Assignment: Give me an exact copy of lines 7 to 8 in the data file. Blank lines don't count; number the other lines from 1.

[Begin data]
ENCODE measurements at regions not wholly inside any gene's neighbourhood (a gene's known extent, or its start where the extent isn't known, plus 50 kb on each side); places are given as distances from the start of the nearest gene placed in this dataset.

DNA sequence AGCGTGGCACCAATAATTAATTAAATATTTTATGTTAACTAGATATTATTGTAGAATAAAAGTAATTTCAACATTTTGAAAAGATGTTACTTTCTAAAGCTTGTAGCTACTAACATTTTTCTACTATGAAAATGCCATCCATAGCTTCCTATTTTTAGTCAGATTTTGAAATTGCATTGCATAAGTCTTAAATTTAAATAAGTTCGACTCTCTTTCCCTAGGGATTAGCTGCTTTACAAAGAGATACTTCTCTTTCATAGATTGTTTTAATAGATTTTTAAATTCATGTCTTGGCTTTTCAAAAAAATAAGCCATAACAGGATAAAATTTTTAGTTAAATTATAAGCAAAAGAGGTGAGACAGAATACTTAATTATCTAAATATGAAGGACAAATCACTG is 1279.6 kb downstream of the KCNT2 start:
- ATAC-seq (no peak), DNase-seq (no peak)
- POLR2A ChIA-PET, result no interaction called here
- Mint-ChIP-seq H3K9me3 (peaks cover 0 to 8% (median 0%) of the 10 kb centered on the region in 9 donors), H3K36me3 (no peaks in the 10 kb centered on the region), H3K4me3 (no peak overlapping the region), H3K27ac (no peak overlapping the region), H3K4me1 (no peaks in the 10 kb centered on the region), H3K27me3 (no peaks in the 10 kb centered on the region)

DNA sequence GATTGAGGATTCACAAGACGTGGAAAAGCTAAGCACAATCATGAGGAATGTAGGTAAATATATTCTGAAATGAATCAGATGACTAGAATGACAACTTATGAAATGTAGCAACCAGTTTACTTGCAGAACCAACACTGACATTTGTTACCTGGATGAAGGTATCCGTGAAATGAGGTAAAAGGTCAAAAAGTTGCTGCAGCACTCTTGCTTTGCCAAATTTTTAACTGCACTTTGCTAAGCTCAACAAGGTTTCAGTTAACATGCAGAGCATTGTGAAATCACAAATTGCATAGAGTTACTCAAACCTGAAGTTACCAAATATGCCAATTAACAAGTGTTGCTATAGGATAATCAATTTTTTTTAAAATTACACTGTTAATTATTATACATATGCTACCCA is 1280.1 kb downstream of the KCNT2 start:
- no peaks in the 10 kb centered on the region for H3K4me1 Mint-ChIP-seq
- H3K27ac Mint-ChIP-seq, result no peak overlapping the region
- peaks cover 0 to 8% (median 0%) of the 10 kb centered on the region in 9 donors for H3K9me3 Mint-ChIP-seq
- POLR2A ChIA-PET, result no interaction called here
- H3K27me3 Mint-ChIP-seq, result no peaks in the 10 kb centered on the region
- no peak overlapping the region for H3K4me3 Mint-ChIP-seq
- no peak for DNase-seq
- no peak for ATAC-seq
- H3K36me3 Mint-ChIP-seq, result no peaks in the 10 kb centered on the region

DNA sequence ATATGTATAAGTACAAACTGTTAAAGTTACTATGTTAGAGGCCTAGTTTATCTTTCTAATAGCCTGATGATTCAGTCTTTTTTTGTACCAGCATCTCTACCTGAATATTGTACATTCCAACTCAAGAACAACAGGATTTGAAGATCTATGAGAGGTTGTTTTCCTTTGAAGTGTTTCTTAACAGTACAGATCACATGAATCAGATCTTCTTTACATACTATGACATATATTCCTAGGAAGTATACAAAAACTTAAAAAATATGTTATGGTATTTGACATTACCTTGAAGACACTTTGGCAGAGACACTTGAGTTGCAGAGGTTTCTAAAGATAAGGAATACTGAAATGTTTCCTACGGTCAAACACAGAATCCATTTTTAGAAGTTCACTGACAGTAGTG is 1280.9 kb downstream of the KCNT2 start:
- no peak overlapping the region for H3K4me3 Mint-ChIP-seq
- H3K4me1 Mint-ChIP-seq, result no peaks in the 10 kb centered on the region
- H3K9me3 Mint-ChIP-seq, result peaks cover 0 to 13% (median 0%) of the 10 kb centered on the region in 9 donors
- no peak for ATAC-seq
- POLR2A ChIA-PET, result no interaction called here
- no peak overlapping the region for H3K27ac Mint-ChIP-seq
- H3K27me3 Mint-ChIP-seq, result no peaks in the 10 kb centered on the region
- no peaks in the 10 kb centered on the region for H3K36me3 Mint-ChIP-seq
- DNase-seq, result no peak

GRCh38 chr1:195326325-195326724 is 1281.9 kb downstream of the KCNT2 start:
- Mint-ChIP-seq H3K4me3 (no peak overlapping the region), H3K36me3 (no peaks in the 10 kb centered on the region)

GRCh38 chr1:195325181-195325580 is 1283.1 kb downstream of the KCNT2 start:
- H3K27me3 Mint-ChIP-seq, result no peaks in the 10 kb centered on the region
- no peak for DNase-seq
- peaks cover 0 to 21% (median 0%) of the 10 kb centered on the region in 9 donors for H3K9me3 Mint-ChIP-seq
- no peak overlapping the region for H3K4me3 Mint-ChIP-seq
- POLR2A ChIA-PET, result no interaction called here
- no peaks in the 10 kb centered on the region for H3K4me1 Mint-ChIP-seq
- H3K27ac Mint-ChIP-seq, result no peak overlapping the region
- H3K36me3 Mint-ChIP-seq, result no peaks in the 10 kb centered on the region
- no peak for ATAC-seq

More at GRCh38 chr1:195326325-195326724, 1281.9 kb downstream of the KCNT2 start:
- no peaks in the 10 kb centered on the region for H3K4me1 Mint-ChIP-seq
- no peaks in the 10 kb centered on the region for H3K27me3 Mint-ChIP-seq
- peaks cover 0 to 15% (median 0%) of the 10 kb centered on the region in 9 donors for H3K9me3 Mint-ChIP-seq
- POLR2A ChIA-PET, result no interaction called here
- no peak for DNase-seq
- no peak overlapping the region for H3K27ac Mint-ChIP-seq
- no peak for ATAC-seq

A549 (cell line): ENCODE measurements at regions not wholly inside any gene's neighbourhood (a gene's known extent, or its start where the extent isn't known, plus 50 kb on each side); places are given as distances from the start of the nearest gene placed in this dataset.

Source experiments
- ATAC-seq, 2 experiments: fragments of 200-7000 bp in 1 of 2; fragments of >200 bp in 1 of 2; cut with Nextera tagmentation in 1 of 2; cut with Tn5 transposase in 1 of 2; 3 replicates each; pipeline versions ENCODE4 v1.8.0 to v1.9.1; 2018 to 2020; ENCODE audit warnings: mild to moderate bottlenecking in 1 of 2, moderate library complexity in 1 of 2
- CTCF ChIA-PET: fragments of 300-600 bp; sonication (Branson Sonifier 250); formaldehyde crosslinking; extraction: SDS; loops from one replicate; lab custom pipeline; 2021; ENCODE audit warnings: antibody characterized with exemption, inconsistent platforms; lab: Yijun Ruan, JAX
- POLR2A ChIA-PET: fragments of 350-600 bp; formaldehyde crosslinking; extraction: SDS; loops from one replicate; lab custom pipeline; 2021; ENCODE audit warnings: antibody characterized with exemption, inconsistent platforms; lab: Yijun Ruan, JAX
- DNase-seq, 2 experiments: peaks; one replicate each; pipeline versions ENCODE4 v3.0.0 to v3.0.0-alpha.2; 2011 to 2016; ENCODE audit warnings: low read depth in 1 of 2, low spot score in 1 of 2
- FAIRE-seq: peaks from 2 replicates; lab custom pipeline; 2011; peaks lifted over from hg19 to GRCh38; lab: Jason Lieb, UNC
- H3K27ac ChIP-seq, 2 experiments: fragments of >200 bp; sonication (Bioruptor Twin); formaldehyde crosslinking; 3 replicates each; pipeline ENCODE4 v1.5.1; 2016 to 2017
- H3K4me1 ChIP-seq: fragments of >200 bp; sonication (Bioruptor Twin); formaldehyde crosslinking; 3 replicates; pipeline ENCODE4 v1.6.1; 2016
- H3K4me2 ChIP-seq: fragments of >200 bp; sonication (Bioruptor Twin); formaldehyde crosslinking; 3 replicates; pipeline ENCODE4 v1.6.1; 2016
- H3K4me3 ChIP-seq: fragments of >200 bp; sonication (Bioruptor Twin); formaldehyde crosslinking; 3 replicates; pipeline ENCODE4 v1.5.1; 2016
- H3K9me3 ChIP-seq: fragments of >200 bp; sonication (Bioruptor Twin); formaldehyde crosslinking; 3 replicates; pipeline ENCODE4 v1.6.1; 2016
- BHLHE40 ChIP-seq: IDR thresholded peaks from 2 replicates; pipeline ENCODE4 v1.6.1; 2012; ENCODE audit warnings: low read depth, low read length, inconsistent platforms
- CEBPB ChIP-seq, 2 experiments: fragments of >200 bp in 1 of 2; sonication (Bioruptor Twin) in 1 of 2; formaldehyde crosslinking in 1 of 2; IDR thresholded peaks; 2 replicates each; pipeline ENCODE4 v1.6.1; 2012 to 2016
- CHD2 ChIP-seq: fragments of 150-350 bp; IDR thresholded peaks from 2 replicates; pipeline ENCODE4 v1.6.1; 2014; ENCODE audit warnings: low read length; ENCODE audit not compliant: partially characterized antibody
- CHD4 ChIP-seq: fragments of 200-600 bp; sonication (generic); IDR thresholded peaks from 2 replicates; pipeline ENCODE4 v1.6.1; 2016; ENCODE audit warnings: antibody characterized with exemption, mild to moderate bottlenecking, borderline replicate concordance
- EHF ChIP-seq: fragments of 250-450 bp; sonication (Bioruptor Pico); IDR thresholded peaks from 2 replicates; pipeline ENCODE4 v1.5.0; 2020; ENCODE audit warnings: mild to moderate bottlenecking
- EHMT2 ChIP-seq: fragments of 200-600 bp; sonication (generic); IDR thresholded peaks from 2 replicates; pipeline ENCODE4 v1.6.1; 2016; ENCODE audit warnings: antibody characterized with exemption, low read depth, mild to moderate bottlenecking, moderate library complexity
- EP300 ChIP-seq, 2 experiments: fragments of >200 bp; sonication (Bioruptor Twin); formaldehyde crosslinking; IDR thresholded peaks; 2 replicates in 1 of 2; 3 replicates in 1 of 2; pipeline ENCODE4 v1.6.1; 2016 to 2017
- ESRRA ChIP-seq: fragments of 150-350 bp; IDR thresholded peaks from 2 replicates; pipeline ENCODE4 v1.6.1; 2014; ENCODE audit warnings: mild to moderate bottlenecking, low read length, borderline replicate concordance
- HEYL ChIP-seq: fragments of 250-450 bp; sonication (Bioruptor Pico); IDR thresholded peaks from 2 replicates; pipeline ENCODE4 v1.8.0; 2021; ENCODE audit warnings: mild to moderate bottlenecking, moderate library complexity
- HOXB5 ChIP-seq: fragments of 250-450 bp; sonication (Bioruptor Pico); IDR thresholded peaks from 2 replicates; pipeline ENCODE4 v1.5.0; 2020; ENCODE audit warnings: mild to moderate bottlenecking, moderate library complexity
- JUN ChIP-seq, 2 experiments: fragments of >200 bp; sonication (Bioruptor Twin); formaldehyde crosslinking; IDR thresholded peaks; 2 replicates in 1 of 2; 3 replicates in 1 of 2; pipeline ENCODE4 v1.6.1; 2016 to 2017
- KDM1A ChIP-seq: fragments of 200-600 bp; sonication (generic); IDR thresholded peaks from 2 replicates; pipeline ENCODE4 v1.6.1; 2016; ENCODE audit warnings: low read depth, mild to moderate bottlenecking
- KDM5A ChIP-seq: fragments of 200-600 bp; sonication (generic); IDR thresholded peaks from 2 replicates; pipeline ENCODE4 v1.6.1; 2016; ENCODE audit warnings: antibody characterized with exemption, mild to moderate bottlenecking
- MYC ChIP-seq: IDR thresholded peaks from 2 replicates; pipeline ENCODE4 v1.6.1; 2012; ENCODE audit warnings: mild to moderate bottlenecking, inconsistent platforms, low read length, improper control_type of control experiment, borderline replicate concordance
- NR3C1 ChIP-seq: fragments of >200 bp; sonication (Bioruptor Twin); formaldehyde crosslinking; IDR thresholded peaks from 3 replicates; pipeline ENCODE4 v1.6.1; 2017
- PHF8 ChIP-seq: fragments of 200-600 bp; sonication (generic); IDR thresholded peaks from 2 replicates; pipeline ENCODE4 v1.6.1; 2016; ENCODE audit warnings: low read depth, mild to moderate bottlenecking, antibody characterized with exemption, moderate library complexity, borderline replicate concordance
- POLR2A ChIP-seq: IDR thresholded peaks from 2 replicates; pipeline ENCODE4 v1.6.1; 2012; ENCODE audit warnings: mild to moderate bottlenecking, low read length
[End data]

- no peaks in the 10 kb centered on the region for H3K4me1 Mint-ChIP-seq
- H3K27ac Mint-ChIP-seq, result no peak overlapping the region